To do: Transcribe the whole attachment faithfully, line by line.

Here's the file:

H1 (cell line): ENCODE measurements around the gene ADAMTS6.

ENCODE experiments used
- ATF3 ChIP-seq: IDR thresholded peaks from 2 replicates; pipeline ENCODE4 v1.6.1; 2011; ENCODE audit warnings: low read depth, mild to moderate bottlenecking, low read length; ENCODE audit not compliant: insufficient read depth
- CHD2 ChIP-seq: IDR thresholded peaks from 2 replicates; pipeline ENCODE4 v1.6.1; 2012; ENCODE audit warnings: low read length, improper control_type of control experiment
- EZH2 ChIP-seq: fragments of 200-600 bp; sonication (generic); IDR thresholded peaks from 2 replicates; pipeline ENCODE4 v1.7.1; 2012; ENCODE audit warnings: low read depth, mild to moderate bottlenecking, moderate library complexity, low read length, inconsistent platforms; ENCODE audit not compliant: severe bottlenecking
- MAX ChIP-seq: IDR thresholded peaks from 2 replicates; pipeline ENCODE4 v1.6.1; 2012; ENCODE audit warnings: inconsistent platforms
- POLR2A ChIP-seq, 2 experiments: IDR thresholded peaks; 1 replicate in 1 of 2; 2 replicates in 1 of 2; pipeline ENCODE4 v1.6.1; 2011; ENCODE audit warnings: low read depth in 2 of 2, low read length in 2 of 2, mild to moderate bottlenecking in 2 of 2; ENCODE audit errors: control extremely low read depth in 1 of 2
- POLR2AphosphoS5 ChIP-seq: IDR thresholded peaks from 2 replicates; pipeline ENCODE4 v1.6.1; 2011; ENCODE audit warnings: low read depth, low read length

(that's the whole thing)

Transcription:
H1 (cell line): ENCODE measurements around the gene ADAMTS6.

ENCODE experiments used
- ATF3 ChIP-seq: IDR thresholded peaks from 2 replicates; pipeline ENCODE4 v1.6.1; 2011; ENCODE audit warnings: low read depth, mild to moderate bottlenecking, low read length; ENCODE audit not compliant: insufficient read depth
- CHD2 ChIP-seq: IDR thresholded peaks from 2 replicates; pipeline ENCODE4 v1.6.1; 2012; ENCODE audit warnings: low read length, improper control_type of control experiment
- EZH2 ChIP-seq: fragments of 200-600 bp; sonication (generic); IDR thresholded peaks from 2 replicates; pipeline ENCODE4 v1.7.1; 2012; ENCODE audit warnings: low read depth, mild to moderate bottlenecking, moderate library complexity, low read length, inconsistent platforms; ENCODE audit not compliant: severe bottlenecking
- MAX ChIP-seq: IDR thresholded peaks from 2 replicates; pipeline ENCODE4 v1.6.1; 2012; ENCODE audit warnings: inconsistent platforms
- POLR2A ChIP-seq, 2 experiments: IDR thresholded peaks; 1 replicate in 1 of 2; 2 replicates in 1 of 2; pipeline ENCODE4 v1.6.1; 2011; ENCODE audit warnings: low read depth in 2 of 2, low read length in 2 of 2, mild to moderate bottlenecking in 2 of 2; ENCODE audit errors: control extremely low read depth in 1 of 2
- POLR2AphosphoS5 ChIP-seq: IDR thresholded peaks from 2 replicates; pipeline ENCODE4 v1.6.1; 2011; ENCODE audit warnings: low read depth, low read length